First Course in the Theory of Equations
by Leonard E. Dickson
Publisher: John Wiley & Sons 1922
Number of pages: 207
The theory of equations is not only a necessity in the subsequent mathematical courses and their applications, but furnishes an illuminating sequel to geometry, algebra and analytic geometry. Moreover, it develops anew and in greater detail various fundamental ideas of calculus for the simple, but important, case of polynomials. The theory of equations therefore affords a useful supplement to differential calculus whether taken subsequently or simultaneously.
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by John C. Sparks - Air Force Publication
This is a compendium of mathematical formulas, processes and tables plus applications in personal finance and other useful technical information that will well serve both students and teachers alike from early grades through early college.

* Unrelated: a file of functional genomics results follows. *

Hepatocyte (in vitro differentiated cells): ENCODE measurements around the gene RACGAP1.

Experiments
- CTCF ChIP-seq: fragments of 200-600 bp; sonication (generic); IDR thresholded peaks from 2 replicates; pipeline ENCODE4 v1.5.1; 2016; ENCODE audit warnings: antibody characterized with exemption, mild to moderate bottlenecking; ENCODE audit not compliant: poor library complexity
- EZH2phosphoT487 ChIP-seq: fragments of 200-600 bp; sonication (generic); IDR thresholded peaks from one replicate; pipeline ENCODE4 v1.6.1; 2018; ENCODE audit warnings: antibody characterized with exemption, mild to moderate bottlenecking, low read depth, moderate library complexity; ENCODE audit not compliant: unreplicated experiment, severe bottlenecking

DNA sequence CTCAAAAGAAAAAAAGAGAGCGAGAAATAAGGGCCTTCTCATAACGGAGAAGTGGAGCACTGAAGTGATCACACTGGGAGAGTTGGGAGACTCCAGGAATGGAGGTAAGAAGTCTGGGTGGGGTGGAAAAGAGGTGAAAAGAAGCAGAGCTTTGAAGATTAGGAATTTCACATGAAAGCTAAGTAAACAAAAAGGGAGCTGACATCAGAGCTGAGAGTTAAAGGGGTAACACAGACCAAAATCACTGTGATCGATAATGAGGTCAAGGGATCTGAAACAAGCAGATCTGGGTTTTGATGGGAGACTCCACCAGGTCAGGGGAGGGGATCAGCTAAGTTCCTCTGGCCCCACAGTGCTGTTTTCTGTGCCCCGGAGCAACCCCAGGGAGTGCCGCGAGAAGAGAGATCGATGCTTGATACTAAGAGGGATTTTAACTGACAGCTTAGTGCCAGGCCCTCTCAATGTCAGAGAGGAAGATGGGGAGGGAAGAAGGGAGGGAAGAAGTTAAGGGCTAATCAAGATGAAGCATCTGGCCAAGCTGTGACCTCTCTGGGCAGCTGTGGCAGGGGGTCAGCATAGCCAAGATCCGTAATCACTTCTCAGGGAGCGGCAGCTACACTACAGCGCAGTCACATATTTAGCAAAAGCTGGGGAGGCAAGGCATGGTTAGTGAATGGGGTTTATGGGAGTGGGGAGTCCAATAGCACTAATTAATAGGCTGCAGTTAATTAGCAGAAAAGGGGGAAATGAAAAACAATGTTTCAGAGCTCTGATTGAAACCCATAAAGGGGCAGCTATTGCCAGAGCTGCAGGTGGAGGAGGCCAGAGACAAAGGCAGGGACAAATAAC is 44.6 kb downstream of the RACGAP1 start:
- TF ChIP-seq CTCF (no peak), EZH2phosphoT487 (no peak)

by David H. Collingwood, K. David Prince, Matthew M. Conroy
The basic theme of this book is precalculus within the context of problem solving. The pace is faster than a high school class in precalculus, we aim for greater command of the material, especially to extend what we have learned to new situations.
by Frank Castle - Macmillan and co
From the table of contents: Arithmetic; Plane Geometry; Algebra; British and Metric Units; Logarithms; Slide Rule; Ratios; Use of Squared Paper; Mensuration. Area of Parallelogram. Triangle. Circumference of Circle. Area of a Circle; etc.
by Zhuo Jia Dai, Martin Warmer, Tom Lam - Wikibooks
This is a high school textbook for 14 to 18 year olds who are interested in mathematics. Some of the materials presented here can be challenging, several topics not covered in the standard curriculum are introduced in this text.